Commissioned by the ACTU as a sponsored film, this feature documentary was produced by Film Australia with funds provided by the Australian Bicentennial Authority for the 1988 Bicentennial. Due to competing perspectives between the ACTU and the filmmaker during editing, the film remains uncompleted, with only poor quality VHS tapes of a work in progress emerging unofficially from the production.
Deftly combining interviews with stills, archive and re-enactments, the film is a sweeping history of the trade union movement in Australia, contextualising and cataloguing a century of struggle for working class rights.
Opening with the contemporary rag trade and the union movements campaign to improve conditions for outworkers, the film then retraces the early history of unionism, including the gold rush, the 8 hour day movement, the first women’s union called the Tailoresses, the Shearers Strike of 1891, the impact of the 1892 economic bust on the union movement, establishment of arbitration and minimum wages, the rejection of conscription in World War I, followed by the Great Strike of 1917 and the subsequent formation of the ACTU in 1927.
Confronted by the Depression, unemployment soars and Australian workers see their wages and conditions cut, with coal miners on the front line. This is presented as a prelude to an extended section on the shameful Rothbury confrontation during the 1929-30 Lockout, in which union legend Jim Comerford re-visits the site and recounts how police shot down protesting miners. The impact on workers and their families during the Depression is highlighted by extensive archive depicting extreme poverty and squalor, followed by an evocative section in which Unemployed Workers Union leader Tom Hills talks about the fight to stop evictions of the unemployed, which is underscored by a reenactment of a family being evicted by police and the UWU returning to the house to destroy it as a warning against future evictions. The film ends this section with the humiliating struggle of Port Kembla steel workers in Wollongong to get employment.
Staying in Wollongong, World War II is foreshadowed by the Dalfram Dispute of 1938 when Waterside Workers Federation members refused to load pig iron on to the SS Dalfram for export to Japan, following the invasion of China in 1937. This was the incident in which Attorney General Robert Menzies, later to become the Prime Minister of Australia, earned his nickname Pig Iron Bob. The war years see the trade union movement take the fight to global fascism and witness the mass employment of women, thus igniting a continuing struggle for equality in pay and conditions. Covering the post war period Jim Comerford returns to talk about the infamous 1949 National Coal Strike, the role of communism in the union movement and splitting of the Labor Party which saw it consigned to opposition for 23 years.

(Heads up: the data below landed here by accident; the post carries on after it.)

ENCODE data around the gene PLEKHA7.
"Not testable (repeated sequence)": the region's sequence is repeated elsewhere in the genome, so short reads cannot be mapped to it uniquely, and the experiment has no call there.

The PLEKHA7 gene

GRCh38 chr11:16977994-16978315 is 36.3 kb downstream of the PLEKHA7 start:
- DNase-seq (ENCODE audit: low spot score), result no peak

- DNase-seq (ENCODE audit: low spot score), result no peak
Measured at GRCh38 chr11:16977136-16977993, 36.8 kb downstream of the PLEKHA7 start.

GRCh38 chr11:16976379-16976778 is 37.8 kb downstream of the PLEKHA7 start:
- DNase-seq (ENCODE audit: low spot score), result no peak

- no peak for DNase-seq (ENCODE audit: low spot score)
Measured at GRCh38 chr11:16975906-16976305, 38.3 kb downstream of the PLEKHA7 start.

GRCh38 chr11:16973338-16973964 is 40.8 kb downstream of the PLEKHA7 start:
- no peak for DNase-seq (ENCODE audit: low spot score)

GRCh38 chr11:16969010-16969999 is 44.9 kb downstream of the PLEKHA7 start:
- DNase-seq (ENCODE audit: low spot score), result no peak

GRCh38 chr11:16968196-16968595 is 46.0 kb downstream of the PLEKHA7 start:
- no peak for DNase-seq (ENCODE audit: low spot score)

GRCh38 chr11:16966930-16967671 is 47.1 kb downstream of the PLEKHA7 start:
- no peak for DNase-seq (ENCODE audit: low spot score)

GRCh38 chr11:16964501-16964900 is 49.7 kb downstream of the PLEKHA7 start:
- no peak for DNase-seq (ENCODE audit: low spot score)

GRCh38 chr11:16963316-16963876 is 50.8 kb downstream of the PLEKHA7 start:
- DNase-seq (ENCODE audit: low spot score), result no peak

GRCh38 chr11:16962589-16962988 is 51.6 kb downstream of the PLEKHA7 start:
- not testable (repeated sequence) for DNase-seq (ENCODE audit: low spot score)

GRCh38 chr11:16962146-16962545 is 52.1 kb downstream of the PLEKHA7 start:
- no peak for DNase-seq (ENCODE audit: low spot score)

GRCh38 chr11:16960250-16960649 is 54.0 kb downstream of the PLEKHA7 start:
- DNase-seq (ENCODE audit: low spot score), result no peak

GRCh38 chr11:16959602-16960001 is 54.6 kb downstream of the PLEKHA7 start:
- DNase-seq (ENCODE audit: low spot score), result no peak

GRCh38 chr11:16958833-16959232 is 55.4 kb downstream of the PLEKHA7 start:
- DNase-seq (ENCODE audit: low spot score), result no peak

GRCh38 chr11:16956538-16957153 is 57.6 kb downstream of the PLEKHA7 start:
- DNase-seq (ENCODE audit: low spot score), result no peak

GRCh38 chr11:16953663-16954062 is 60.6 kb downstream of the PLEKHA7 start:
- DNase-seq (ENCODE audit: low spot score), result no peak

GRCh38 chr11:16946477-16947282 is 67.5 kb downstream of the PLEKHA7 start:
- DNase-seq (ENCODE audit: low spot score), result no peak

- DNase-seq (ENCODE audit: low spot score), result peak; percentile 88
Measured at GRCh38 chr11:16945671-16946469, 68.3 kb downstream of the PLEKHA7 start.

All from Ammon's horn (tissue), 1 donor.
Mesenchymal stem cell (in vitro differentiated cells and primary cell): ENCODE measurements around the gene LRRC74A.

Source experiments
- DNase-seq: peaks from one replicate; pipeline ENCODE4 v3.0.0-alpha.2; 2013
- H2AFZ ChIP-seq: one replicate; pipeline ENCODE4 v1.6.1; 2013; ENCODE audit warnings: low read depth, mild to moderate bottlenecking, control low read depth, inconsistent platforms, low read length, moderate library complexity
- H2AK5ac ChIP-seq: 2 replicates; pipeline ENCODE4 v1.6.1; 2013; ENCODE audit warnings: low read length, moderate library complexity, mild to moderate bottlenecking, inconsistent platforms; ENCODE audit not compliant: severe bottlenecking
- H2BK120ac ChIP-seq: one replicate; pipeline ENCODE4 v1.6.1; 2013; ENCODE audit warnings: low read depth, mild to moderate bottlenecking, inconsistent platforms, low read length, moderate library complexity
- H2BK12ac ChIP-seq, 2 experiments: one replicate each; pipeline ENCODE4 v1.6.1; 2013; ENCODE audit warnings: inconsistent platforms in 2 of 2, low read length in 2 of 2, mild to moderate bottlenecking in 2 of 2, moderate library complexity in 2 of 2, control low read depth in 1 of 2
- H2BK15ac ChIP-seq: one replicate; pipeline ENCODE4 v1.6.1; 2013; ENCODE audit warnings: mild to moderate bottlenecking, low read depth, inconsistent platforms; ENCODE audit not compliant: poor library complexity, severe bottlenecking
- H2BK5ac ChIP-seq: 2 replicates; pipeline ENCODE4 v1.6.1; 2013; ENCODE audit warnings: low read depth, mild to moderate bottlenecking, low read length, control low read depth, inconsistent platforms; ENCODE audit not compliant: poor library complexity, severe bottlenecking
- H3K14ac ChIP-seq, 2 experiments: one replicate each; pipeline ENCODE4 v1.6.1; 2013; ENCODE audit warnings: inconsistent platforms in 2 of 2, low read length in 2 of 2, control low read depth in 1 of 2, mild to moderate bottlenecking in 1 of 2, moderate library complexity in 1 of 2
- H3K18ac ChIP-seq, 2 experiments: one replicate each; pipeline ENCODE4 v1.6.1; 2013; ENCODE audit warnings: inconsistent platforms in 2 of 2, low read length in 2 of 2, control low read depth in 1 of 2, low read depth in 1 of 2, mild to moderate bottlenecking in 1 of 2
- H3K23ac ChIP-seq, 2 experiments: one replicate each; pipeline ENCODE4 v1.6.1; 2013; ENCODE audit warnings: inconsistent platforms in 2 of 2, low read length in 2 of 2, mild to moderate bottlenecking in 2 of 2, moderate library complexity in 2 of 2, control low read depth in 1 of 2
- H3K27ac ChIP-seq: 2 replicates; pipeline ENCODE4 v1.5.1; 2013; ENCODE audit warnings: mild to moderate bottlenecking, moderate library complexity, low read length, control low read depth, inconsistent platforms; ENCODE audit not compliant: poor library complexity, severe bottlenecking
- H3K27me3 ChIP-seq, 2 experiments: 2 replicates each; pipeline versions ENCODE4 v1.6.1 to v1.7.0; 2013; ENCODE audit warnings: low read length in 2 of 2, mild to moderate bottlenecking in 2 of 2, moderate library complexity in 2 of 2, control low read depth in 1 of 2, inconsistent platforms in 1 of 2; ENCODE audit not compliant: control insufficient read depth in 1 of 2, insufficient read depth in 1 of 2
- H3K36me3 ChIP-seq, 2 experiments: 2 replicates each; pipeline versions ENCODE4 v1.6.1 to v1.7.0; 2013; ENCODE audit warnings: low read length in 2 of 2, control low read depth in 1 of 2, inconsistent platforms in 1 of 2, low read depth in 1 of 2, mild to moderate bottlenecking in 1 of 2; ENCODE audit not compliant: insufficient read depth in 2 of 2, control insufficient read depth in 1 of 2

Through the boom years of the 50s and 60s, unions are seen pushing for a fair share of the wealth for workers. The heartbreaking impact of asbestos mining on workers at Wittenoom is delved into, with a particularly poignant scene in which two survivors point out all their deceased mates in a group photo. This is followed by the union movement’s support for the 1966 Gurindji Strike or Wave Hill Walk-Off, which would see exploited Aborigines win wages and ultimately lands rights in the Northern Territory. Shifting gears the film depicts the white collar ghettos dominated by women in the 60s and the fight for equal pay, which culminates in Zelda D’Aprano chaining herself to a Commonwealth building. The end of the 60s see Clarrie O’Shea, Secretary of the Victorian Tramways Union, controversially imprisoned due to draconian penal clauses, as well the trade union’s opposition to the Vietnam War.
Pushing into the 70s, migrants in the manufacturing sector battle for improved wages and conditions, featuring provocative footage of workers throwing rocks at an assembly plant. A decade of hope and turmoil, the 70s see a reforming Whitlam Labor Government take office, after a successful ‘It’s Time’ election campaign. Bob Hawke becomes president of the ACTU, Edna Ryan fights for equal pay for women and Jack Mundey’s BLF introduces Green Bans to save the Rocks on Sydney Harbour. The aftermath of the 1975 Whitlam Government dismissal, sees a Liberal Government attack workers wages and conditions as the nation plunges into recession by the early 1980s. The campaign to save the Riverland Cannery in 1982 is followed by a Hawke Labor Government in 1983, which leads to agreement between the government and the ACTU called the Prices and Incomes Accord.
The 1980s see the mass introduction of computers into the workforce, triggering repetitive strain injuries and leading to the introduction of health and safety officers in the workplace. There is industrial turmoil in Queensland as right wing politician Joh Bjelke-Petersen attacks unions and introduces anti-strike legislation. The film winds up with the 1986 Robe River dispute in WA where 1100 workers were sacked, the future threatened by computers and technological changes, which features a performance at the Melbourne Workers Theatre, as well as issues surrounding occupational health and safety, casualisation and under employment.
Uncompleted film due to content dispute between ACTU and filmmaker. Work in progress screened at a Festival of International Films with a Working Class Perspective, sponsored by the youth division of the NSW Labor Council. Screened at the Melbourne International Film Festival. 
 Hughes, J (2018), ‘Tom Zubrycki’s Amongst Equals (1986-1991): A Perennial Work in Progress’, in Senses of Cinema, Issue 88, viewed 20 June 2021 <https://www.sensesofcinema.com/2018/cteq/tom-zubryckis-amongst-equals-1986-1991-a-perennial-work-in-progress/>
Author: J Bird, 2023